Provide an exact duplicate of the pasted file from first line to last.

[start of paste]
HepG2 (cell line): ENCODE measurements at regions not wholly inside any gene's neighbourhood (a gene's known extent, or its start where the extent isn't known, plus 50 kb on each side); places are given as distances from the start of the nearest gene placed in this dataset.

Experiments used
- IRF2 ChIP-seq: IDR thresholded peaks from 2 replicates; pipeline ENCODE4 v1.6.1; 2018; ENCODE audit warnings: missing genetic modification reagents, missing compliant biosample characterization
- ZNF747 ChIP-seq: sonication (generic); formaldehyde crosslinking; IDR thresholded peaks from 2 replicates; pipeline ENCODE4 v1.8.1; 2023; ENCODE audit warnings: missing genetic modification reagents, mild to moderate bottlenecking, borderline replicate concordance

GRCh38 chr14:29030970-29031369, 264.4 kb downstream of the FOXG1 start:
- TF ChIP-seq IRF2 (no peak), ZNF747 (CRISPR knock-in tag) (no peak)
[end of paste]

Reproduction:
HepG2 (cell line): ENCODE measurements at regions not wholly inside any gene's neighbourhood (a gene's known extent, or its start where the extent isn't known, plus 50 kb on each side); places are given as distances from the start of the nearest gene placed in this dataset.

Experiments used
- IRF2 ChIP-seq: IDR thresholded peaks from 2 replicates; pipeline ENCODE4 v1.6.1; 2018; ENCODE audit warnings: missing genetic modification reagents, missing compliant biosample characterization
- ZNF747 ChIP-seq: sonication (generic); formaldehyde crosslinking; IDR thresholded peaks from 2 replicates; pipeline ENCODE4 v1.8.1; 2023; ENCODE audit warnings: missing genetic modification reagents, mild to moderate bottlenecking, borderline replicate concordance

GRCh38 chr14:29030970-29031369, 264.4 kb downstream of the FOXG1 start:
- TF ChIP-seq IRF2 (no peak), ZNF747 (CRISPR knock-in tag) (no peak)